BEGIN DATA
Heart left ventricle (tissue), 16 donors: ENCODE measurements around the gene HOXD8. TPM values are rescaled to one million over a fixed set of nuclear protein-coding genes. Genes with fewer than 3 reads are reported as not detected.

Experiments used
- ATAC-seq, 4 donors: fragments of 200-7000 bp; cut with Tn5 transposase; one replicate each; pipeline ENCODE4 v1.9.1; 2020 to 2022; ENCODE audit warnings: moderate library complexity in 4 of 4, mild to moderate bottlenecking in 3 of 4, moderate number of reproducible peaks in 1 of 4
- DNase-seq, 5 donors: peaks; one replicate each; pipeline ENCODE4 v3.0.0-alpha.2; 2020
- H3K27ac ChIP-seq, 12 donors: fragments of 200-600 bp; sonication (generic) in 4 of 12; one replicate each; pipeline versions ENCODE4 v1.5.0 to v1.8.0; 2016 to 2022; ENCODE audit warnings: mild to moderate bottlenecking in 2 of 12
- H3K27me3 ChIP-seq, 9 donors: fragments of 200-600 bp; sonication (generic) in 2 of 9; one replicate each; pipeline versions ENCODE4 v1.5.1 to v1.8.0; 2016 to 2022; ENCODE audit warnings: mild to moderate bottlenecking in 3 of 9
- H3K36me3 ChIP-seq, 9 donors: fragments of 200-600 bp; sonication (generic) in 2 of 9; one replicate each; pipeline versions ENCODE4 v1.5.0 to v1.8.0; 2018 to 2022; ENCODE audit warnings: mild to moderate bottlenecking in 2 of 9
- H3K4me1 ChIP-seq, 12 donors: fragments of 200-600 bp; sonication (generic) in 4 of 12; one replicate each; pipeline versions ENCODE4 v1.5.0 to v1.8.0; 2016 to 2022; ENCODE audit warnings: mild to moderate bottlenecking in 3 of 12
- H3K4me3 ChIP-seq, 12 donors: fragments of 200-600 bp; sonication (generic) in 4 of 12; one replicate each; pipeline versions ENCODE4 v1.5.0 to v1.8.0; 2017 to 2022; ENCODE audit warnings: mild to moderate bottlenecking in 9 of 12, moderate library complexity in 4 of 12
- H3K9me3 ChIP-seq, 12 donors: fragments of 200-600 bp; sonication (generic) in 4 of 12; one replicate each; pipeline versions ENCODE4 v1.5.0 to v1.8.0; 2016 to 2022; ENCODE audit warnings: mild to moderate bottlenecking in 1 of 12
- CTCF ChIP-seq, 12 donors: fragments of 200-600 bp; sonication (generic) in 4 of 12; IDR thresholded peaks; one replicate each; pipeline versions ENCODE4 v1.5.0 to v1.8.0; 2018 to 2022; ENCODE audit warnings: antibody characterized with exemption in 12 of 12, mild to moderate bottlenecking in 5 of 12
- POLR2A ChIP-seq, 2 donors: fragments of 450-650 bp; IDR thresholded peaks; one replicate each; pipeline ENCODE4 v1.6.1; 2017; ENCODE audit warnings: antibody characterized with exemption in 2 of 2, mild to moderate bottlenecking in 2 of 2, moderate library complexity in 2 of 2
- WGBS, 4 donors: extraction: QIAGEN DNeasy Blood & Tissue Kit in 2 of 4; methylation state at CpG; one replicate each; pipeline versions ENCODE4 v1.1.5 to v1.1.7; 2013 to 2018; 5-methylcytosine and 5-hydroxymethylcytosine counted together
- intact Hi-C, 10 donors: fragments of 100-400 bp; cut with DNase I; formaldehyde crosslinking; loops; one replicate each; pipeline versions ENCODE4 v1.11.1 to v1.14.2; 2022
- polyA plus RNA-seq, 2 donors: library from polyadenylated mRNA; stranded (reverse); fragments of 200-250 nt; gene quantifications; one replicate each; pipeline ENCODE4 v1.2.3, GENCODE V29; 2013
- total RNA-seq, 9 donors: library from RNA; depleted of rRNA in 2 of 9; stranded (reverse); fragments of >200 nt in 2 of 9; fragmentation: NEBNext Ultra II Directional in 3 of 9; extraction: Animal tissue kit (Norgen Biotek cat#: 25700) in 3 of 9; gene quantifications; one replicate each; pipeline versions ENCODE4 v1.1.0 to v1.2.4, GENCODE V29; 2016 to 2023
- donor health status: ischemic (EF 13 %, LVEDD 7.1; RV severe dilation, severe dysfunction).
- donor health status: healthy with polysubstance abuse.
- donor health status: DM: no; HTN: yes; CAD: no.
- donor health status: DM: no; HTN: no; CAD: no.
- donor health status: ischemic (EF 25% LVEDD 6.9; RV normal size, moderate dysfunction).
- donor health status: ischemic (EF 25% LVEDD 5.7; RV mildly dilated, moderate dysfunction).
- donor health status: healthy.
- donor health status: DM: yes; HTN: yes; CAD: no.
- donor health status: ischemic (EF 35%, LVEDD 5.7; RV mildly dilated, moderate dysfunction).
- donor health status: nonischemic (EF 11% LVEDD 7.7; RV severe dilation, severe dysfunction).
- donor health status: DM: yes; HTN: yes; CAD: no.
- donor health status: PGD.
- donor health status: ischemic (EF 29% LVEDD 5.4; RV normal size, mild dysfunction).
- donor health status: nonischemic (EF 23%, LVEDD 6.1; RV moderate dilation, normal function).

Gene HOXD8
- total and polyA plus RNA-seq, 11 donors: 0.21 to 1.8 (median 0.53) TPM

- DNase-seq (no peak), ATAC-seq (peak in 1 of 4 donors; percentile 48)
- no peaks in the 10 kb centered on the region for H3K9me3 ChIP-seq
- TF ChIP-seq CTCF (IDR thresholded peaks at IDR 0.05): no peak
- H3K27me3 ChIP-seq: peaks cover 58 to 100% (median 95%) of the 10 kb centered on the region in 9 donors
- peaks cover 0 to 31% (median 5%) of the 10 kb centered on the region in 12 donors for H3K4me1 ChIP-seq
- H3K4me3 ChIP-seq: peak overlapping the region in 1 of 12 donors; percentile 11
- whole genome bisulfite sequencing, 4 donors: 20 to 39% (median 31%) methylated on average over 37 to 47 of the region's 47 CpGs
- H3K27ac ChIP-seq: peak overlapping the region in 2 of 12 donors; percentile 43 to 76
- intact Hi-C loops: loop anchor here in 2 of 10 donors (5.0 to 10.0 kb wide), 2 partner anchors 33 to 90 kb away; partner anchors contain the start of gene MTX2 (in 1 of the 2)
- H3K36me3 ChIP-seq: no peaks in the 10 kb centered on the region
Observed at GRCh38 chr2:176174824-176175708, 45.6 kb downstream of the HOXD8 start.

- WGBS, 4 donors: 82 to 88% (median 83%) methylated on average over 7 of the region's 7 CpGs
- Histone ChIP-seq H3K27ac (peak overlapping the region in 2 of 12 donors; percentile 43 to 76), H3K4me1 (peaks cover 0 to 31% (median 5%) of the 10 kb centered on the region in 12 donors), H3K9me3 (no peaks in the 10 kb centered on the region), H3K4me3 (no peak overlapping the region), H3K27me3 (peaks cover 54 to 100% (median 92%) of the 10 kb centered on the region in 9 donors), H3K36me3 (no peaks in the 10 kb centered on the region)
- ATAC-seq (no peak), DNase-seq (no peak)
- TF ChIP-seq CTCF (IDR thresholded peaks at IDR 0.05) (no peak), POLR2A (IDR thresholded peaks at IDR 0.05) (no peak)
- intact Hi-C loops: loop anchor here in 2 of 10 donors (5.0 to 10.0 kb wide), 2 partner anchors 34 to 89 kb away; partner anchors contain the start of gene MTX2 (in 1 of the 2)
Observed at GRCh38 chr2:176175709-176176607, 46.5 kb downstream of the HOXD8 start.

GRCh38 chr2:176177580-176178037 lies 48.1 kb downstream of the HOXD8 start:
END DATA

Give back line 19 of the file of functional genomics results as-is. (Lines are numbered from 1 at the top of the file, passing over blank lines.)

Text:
- donor health status: DM: no; HTN: yes; CAD: no.